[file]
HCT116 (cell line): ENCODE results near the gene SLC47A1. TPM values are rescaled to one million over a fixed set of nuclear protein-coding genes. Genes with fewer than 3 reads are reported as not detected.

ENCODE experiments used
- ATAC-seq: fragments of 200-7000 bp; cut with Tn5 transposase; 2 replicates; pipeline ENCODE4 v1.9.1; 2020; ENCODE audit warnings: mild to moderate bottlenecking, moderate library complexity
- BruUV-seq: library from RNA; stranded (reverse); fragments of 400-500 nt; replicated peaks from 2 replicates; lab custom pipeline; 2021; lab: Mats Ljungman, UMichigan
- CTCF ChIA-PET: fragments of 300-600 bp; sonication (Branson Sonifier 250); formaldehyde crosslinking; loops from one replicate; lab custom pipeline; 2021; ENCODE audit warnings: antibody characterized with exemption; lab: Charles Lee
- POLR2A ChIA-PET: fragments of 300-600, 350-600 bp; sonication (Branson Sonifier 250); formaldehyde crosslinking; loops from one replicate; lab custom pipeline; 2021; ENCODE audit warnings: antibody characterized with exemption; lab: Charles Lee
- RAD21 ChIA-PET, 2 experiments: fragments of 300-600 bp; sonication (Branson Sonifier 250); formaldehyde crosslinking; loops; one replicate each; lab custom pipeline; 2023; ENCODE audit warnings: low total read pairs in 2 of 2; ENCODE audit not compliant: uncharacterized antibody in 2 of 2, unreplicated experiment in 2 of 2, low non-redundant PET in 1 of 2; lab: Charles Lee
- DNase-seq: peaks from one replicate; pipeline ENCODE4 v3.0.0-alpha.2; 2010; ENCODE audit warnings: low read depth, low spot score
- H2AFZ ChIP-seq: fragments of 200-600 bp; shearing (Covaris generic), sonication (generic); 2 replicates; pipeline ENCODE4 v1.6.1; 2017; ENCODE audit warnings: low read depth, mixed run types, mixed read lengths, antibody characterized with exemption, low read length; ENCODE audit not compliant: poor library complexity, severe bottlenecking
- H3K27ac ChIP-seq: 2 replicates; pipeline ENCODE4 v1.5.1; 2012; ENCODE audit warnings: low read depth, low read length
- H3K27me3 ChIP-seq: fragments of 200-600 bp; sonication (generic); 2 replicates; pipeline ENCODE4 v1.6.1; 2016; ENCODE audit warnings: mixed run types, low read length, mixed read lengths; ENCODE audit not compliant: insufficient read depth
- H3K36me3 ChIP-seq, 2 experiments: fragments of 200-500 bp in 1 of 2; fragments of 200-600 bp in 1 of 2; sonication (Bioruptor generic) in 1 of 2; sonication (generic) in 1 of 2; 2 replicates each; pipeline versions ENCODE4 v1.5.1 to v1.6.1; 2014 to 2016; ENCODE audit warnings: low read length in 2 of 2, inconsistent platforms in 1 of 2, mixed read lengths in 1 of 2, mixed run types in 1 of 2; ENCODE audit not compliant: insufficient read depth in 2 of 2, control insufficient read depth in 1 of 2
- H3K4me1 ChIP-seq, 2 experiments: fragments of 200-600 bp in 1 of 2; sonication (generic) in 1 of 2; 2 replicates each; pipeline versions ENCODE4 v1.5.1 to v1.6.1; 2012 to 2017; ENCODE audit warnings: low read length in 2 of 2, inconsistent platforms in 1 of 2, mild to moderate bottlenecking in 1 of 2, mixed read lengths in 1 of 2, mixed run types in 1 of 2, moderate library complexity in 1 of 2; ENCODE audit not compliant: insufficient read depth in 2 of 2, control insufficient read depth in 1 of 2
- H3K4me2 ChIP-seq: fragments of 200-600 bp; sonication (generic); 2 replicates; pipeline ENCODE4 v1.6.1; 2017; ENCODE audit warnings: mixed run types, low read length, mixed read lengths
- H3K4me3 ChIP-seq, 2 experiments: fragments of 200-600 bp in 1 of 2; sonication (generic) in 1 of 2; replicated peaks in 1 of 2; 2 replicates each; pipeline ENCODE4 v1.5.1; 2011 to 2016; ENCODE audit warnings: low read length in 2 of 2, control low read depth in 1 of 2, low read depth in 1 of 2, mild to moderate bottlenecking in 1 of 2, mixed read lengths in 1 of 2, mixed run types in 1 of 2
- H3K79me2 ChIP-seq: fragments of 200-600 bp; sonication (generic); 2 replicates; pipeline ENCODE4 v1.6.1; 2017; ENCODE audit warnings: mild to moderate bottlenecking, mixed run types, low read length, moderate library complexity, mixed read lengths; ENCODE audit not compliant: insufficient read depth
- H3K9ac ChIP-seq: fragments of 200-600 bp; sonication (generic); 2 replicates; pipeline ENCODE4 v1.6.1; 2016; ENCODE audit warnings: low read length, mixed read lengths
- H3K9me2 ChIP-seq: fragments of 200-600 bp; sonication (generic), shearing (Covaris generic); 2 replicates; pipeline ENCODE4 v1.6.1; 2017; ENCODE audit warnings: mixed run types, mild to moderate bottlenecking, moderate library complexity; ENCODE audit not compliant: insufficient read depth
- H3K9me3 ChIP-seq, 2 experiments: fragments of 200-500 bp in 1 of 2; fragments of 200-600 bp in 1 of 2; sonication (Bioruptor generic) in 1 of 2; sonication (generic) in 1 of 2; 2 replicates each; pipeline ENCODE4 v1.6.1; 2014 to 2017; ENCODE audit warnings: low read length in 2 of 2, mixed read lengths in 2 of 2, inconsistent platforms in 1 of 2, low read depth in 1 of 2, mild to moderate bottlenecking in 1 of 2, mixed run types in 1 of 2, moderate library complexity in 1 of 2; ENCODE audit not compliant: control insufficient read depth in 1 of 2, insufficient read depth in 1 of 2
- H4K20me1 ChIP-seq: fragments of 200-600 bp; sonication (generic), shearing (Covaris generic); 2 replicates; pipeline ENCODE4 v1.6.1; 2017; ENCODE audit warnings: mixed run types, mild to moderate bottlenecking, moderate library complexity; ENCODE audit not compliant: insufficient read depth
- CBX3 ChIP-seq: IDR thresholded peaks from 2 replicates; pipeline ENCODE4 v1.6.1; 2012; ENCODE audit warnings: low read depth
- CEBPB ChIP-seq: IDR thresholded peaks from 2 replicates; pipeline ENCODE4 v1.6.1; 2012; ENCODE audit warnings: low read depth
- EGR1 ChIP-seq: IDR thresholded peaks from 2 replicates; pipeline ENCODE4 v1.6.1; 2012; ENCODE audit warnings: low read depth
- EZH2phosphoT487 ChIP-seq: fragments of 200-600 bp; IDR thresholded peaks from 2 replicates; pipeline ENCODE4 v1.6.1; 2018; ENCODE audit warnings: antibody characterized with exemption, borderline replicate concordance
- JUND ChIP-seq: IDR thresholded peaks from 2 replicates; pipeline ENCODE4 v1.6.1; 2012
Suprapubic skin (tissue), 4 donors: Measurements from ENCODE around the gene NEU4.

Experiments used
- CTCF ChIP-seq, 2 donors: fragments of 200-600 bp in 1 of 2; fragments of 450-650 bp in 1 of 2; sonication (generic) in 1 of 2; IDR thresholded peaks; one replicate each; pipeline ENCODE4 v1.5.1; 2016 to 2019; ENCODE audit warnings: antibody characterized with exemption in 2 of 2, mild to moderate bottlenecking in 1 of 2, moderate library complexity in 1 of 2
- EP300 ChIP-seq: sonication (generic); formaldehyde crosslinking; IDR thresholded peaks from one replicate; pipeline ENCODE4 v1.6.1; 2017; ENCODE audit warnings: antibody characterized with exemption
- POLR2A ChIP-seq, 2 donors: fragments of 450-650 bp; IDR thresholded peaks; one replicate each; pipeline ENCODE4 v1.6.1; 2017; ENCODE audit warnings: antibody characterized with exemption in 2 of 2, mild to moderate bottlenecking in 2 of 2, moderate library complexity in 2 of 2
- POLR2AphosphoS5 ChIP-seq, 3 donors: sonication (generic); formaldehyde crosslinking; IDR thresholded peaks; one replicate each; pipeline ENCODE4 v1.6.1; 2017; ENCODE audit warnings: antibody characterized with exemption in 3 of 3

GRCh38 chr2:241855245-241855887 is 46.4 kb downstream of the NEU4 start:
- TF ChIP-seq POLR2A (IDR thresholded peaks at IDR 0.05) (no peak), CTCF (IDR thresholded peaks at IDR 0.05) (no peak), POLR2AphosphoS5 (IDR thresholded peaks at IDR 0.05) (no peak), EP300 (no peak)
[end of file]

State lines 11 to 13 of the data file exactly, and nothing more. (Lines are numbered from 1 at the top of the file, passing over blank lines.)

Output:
- H3K27me3 ChIP-seq: fragments of 200-600 bp; sonication (generic); 2 replicates; pipeline ENCODE4 v1.6.1; 2016; ENCODE audit warnings: mixed run types, low read length, mixed read lengths; ENCODE audit not compliant: insufficient read depth
- H3K36me3 ChIP-seq, 2 experiments: fragments of 200-500 bp in 1 of 2; fragments of 200-600 bp in 1 of 2; sonication (Bioruptor generic) in 1 of 2; sonication (generic) in 1 of 2; 2 replicates each; pipeline versions ENCODE4 v1.5.1 to v1.6.1; 2014 to 2016; ENCODE audit warnings: low read length in 2 of 2, inconsistent platforms in 1 of 2, mixed read lengths in 1 of 2, mixed run types in 1 of 2; ENCODE audit not compliant: insufficient read depth in 2 of 2, control insufficient read depth in 1 of 2
- H3K4me1 ChIP-seq, 2 experiments: fragments of 200-600 bp in 1 of 2; sonication (generic) in 1 of 2; 2 replicates each; pipeline versions ENCODE4 v1.5.1 to v1.6.1; 2012 to 2017; ENCODE audit warnings: low read length in 2 of 2, inconsistent platforms in 1 of 2, mild to moderate bottlenecking in 1 of 2, mixed read lengths in 1 of 2, mixed run types in 1 of 2, moderate library complexity in 1 of 2; ENCODE audit not compliant: insufficient read depth in 2 of 2, control insufficient read depth in 1 of 2